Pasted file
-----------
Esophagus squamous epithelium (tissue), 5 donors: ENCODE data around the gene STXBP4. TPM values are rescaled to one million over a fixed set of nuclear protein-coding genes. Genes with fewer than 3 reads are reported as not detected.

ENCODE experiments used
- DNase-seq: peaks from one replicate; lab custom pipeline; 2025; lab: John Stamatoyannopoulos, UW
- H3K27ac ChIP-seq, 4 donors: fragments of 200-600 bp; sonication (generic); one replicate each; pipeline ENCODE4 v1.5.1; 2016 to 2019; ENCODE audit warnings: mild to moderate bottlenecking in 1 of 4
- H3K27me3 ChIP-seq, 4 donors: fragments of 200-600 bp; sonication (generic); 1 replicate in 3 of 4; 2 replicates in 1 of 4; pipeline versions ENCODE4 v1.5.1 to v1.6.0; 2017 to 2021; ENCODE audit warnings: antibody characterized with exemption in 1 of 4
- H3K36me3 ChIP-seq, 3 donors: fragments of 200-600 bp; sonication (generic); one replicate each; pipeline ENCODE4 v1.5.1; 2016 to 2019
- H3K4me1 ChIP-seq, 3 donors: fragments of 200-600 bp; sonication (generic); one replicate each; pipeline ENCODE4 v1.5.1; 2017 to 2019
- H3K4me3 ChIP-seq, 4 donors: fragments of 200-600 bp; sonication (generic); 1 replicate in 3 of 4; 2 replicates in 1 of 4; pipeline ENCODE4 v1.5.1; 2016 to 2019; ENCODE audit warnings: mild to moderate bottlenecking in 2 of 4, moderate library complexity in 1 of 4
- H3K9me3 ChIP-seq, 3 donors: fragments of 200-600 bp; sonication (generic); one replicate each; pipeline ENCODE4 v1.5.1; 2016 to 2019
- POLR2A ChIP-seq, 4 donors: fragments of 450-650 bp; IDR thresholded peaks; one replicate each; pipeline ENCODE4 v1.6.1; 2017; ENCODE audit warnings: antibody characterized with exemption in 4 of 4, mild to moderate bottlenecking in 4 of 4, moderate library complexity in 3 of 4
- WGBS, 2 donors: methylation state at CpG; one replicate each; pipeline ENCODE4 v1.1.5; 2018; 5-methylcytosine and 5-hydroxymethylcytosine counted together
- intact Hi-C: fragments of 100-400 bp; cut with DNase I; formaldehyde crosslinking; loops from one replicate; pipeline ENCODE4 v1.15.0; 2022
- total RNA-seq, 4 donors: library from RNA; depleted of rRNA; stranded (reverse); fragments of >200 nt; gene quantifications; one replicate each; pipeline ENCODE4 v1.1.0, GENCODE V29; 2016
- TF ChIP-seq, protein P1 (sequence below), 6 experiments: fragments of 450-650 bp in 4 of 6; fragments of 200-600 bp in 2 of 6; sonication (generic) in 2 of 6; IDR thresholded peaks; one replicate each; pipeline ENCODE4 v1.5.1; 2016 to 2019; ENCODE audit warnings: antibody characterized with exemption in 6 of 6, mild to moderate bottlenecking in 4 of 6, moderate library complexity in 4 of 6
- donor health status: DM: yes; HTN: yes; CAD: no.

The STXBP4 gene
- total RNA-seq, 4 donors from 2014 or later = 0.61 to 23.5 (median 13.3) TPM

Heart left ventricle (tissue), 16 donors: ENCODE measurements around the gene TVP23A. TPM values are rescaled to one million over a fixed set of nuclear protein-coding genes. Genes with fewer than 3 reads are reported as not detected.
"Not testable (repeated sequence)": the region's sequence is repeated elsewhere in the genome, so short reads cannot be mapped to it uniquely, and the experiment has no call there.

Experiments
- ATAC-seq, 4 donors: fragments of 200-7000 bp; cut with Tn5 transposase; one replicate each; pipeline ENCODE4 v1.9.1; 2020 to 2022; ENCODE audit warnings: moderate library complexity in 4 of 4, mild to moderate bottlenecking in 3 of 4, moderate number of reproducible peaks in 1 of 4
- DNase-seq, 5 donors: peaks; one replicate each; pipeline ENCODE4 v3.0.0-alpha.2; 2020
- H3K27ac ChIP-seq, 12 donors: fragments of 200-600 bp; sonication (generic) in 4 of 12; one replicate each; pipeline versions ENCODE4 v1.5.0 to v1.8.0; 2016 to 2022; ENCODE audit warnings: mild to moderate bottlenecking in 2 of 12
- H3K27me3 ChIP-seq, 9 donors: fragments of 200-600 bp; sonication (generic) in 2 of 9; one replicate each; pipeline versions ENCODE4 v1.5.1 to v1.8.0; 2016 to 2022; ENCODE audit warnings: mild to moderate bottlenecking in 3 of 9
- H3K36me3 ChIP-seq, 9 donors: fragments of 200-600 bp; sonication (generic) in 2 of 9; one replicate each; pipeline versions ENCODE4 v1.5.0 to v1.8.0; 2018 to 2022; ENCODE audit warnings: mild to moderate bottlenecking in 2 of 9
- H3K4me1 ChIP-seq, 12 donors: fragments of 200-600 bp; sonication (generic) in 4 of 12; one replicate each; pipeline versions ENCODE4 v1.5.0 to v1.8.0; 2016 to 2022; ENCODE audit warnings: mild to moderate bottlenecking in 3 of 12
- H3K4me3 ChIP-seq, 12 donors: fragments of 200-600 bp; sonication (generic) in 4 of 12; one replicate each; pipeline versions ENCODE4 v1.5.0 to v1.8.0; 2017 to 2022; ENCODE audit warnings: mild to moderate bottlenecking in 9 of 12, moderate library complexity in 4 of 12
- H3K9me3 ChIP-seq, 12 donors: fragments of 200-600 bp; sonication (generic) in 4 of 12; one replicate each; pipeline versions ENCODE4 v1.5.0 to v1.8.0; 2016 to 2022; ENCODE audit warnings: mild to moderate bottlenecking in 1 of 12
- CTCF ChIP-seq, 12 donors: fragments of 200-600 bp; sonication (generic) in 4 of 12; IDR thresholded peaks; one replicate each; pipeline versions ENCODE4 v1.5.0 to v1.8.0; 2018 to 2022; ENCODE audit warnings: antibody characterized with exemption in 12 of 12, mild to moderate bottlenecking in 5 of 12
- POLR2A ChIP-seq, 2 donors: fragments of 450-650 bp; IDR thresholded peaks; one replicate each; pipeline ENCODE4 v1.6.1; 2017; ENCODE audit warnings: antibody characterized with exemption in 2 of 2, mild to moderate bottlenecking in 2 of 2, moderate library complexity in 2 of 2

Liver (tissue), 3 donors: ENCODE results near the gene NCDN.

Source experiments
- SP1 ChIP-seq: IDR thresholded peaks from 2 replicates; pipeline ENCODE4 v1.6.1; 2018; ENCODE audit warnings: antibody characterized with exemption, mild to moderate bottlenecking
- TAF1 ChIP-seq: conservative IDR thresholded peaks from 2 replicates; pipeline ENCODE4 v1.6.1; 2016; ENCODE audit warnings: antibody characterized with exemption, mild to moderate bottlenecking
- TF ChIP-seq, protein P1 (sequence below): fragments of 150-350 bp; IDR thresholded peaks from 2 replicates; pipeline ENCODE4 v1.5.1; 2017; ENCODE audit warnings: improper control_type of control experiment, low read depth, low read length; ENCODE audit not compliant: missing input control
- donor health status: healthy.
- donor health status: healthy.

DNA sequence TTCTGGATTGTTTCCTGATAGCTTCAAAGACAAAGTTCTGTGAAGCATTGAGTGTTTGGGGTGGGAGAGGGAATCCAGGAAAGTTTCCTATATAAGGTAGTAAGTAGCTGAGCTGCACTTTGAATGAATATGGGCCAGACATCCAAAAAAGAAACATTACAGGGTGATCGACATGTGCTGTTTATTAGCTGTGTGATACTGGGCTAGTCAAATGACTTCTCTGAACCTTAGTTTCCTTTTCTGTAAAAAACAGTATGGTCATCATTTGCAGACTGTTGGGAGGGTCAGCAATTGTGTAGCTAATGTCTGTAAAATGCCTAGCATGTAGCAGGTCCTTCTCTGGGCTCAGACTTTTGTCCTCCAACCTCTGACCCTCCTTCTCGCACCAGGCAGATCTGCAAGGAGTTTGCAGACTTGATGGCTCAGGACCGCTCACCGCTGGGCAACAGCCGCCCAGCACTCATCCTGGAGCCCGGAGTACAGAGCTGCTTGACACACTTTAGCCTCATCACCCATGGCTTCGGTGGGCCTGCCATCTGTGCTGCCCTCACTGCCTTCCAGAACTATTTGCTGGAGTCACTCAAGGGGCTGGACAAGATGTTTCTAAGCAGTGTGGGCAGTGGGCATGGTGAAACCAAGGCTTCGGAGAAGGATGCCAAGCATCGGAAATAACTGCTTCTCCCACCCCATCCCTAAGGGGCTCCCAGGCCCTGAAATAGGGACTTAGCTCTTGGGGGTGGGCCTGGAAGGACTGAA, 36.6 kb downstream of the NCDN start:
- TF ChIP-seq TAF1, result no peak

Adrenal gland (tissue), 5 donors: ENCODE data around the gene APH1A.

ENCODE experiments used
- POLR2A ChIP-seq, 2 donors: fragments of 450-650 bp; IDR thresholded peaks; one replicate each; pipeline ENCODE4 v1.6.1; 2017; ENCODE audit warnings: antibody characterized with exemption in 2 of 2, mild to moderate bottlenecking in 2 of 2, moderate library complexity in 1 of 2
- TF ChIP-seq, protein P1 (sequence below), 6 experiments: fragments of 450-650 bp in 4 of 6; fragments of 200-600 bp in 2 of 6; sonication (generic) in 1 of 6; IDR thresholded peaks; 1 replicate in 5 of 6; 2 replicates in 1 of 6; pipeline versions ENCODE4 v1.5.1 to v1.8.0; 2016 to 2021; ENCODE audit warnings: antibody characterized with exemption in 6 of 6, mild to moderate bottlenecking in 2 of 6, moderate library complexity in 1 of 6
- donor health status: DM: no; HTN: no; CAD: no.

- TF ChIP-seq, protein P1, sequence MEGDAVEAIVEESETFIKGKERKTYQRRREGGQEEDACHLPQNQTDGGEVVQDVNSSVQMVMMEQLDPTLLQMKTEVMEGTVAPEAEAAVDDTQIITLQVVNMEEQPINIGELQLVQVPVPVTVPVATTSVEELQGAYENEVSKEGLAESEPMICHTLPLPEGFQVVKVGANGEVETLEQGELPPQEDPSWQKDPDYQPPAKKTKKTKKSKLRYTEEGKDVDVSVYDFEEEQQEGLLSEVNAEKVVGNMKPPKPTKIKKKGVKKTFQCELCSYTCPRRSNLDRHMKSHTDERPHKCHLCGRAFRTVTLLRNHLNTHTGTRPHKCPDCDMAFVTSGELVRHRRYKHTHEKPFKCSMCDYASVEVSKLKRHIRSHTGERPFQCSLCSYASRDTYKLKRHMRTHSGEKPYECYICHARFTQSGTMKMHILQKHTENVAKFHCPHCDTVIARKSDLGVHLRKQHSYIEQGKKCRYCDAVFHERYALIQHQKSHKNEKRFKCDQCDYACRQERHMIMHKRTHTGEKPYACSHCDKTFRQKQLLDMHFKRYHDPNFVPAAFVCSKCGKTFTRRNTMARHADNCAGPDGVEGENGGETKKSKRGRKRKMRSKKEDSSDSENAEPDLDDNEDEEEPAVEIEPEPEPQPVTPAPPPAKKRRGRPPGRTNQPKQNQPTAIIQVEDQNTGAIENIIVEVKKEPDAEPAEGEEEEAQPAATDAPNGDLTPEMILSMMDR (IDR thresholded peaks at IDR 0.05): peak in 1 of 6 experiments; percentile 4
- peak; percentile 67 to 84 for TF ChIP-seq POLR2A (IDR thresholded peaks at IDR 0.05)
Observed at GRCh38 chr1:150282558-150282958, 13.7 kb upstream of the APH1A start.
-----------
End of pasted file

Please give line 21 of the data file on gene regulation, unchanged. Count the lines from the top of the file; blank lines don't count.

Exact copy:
- ATAC-seq, 4 donors: fragments of 200-7000 bp; cut with Tn5 transposase; one replicate each; pipeline ENCODE4 v1.9.1; 2020 to 2022; ENCODE audit warnings: moderate library complexity in 4 of 4, mild to moderate bottlenecking in 3 of 4, moderate number of reproducible peaks in 1 of 4